Two federal laws that provide better insurance coverage for more people with mental health and substance abuse conditions are just beginning to take effect, and advocates describe the changes as a huge win for consumers that will greatly improve treatment.
As anyone who has ever sought help for addiction, depression or any other mental illness knows, insurance coverage is often skimpier than for a physical malady. Plans typically limit the number of therapy visits they’ll pay for, and they may also impose separate deductibles for mental health and substance abuse services and require higher out-of-pocket contributions from patients as well.
Under the Mental Health Parity and Addiction Equity Act, which took effect this year, the mental health and substance abuse benefits that a health plan provides have to be just as generous as its coverage for medical and surgical treatments. The law does away with different co-payments, deductibles and visit restrictions.
“These financial equalizers will be very helpful to families that have not been able to access care before,” says Katherine Nordal, executive director for professional practice at the American Psychological Association.
Plans are not required to provide mental health or substance abuse coverage, however, and they can also determine that they will not cover specific disorders. The regulations on parity went into effect July 1 , so in most plans the changes become effective when they renew their coverage after that date.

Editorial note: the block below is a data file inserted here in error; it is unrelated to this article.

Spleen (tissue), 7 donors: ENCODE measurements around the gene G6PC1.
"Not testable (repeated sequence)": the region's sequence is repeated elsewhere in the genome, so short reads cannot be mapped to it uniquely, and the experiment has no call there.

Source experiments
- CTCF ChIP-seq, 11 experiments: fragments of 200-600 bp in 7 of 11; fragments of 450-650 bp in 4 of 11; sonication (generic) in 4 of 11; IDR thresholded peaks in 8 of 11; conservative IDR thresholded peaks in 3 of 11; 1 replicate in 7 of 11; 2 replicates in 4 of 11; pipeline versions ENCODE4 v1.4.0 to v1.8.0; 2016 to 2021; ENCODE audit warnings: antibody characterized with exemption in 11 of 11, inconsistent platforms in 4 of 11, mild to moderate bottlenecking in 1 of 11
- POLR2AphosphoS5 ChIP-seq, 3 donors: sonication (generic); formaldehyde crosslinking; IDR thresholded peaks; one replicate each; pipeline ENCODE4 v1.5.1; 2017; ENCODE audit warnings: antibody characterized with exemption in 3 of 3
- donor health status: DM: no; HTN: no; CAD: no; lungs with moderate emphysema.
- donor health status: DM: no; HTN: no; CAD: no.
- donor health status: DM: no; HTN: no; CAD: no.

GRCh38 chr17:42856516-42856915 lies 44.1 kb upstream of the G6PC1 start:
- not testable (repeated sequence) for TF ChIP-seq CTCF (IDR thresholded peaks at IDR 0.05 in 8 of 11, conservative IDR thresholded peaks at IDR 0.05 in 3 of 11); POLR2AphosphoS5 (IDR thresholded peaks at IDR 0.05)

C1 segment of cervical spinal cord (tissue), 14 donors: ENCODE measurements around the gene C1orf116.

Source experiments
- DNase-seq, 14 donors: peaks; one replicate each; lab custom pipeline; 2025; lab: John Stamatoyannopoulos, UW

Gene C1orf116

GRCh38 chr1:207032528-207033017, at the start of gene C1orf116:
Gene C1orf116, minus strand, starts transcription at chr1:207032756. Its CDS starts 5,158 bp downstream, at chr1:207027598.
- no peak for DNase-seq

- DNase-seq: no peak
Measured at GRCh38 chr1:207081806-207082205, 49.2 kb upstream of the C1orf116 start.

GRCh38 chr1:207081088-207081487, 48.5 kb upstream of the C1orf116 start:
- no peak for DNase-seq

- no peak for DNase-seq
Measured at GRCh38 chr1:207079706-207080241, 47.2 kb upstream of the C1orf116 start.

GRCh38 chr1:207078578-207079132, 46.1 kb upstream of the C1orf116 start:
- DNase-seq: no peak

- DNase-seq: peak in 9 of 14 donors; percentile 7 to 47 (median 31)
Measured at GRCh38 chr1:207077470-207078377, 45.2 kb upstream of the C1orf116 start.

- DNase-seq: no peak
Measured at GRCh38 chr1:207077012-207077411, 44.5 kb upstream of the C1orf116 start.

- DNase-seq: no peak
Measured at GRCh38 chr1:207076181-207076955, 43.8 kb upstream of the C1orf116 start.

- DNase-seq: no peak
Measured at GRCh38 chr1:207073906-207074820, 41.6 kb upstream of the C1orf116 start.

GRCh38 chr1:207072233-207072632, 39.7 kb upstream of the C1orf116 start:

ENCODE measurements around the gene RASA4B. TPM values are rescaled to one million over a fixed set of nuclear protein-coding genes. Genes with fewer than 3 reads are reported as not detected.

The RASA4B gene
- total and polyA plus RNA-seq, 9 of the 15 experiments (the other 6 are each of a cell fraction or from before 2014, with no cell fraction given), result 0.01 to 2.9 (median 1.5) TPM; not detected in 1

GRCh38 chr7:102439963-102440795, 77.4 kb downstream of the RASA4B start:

The parity law – which was championed by former Sen. Pete Domenici, R-N.M., and the late Sen. Paul Wellstone, D-Minn. – doesn’t apply to plans at companies with 50 or fewer employees or to individual health insurance policies. The new health-care overhaul law, however, will pick up the slack. Under the law, health plans sold through the state-based insurance exchanges that will begin offering coverage in 2014 must include mental health and addiction benefits, and the benefits must be on a par with a plan’s medical benefits. The exchanges will be open to individuals and to small businesses with 50 or fewer employees.
Reported by Michelle Andrews
Submitted by Anna